SR Therapies

Bold Perfection

Welcome

Hello and Welcome to Our Home Page. learn more »

LOGIN

WHO's ON LINE

We have 28 guests and 3 members online

JG Listings

TZ PinBoard-Add

Add
Pin images from any website or computer of you
Upload a Pin

Add a pin
Find Images

Create a Board

Our therapists

Itching Skin on the Feet

Star InactiveStar InactiveStar InactiveStar InactiveStar Inactive
 

foot structurefoot structurefoot structurefoot structurefoot structure

Itching Skin on the Feet

Itching skin is very common. It can be caused by a numb er of things, including certain medications, changes in the blood flow, infections, parasites, allergic reactions, and skin conditions (such as eczema and psoriasis). Most commonly, itching skin of the feet is caused by athlete's foot or, simply, dryness.

 
Itching feet can be treated by moisturizing the skin with lotion. For stubborn cases, you can apply a nonprescription antihistamine oor cortisone cream in addtion to the moisturizer. Be careful, however, not to treat athlete's foot with cortisone cream because this could make the condition worse. Conctact your doctor if itching persists.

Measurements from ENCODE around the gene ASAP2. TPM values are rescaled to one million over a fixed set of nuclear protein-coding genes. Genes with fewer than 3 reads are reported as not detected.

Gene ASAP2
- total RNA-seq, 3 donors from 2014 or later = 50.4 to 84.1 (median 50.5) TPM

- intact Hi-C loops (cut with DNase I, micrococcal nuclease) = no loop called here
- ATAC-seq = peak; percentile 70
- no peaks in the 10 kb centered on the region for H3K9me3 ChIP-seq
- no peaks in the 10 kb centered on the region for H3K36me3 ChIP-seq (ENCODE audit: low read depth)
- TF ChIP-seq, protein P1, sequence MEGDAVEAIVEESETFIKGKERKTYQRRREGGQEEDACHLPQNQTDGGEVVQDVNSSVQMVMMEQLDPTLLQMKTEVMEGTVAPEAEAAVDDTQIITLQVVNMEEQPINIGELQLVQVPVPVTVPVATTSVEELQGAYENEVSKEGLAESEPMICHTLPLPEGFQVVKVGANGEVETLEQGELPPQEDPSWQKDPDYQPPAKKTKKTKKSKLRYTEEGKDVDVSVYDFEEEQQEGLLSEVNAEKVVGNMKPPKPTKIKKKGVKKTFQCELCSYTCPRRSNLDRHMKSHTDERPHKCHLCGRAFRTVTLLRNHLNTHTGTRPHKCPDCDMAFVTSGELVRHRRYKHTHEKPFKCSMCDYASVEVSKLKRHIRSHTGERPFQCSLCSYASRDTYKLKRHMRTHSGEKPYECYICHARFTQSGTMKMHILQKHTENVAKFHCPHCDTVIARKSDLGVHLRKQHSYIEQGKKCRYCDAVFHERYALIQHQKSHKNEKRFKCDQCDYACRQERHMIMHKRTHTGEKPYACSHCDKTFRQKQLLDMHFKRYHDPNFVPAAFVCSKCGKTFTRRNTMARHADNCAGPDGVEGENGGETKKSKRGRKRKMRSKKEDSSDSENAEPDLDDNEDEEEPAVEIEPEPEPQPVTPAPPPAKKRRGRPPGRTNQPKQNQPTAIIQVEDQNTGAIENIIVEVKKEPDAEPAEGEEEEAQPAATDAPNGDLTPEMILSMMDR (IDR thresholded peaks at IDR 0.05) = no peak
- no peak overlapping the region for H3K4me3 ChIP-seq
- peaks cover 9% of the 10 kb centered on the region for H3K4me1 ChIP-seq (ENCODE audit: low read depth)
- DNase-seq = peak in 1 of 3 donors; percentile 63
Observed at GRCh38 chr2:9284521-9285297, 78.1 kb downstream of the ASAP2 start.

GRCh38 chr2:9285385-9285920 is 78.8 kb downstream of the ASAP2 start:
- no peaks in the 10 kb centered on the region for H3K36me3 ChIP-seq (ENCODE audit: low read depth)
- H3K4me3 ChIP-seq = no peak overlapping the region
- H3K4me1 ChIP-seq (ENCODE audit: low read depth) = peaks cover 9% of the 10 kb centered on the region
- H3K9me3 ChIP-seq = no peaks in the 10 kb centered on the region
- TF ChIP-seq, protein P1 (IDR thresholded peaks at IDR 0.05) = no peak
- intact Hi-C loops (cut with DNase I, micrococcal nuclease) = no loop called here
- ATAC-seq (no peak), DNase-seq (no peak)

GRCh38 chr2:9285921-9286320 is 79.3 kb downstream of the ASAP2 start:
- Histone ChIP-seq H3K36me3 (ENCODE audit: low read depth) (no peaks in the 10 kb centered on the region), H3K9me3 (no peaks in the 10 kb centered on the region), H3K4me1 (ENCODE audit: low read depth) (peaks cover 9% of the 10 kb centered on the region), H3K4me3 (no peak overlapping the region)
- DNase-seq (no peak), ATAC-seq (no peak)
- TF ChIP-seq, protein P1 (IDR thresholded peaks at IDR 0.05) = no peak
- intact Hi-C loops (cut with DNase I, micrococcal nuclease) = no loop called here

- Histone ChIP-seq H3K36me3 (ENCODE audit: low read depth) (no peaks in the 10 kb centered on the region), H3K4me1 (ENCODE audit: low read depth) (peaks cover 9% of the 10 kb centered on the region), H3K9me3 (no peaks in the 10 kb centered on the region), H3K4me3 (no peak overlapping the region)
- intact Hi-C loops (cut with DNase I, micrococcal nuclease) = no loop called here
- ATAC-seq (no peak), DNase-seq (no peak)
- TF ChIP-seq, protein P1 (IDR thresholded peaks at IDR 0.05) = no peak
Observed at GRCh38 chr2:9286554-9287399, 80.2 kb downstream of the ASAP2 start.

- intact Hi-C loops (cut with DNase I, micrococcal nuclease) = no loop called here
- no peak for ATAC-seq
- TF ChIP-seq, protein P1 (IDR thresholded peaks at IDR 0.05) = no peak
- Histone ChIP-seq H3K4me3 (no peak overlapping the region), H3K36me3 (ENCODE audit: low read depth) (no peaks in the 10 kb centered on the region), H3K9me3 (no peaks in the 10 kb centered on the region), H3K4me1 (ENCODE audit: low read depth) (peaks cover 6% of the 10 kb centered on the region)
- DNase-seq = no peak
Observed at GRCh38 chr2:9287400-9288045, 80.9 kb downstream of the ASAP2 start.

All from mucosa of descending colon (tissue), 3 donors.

Some skin changes are more difficult to diagnose and treat. The conditions listed below should be evaluated by a medical professional so that appropriate treatment can be initiated.

 

Eczema
Eczema is a condition where dry, itchy patches of skin form on the lower legs or feet. Outbreaks are sometimes also found on the trunk or arms as well. There are a few different forms of eczema, each with its own unique characteristics. The skin lesions may be caused by allergic reactions, nutritional deficiencies, hereditary factors, or circulation changes.

 
The dry, itching skin can crack, bleed, or break open if it is scratched. Emoliants, topical cortisone cream,and petroleum jelly are often  used to treat eczema. Occasionally, however, topical or oral antibiotics are needed  if a secondary infection develops.

 

Treatment is dependent on which type of eczema is present. For this reason, you should see a doctor if you think you have eczema

 

Psoriasis
Psoriasis is a hereditary skin disorder that causes skin  lesions, swelling, and arthritis. It appears as itchy patches of silvery scales on the elbows, scalp, forearms, back, hands, or feet. It can make wearing shoes and socks uncomfortable and even painful. While 75 percent of those with psoriasis are affected at an early age, 25 percent do not see symptoms until age fifty or later.

 
Psoriasis of the feet is best evaluated and treated by a rhumatologist or a dermatologist working with a podiatrist. Without proper treatment, psoriasis is persistent and can even become infected.
 
And,although it is not contagious, it can spread to affect larger patches of skin. To the untrained eye, psoriasis can be confused with calluses or athlete's foot and, therefore, may not be treated properly. Contact your doctor if you think you may have psoriasis.

 


 

Allergic Reactions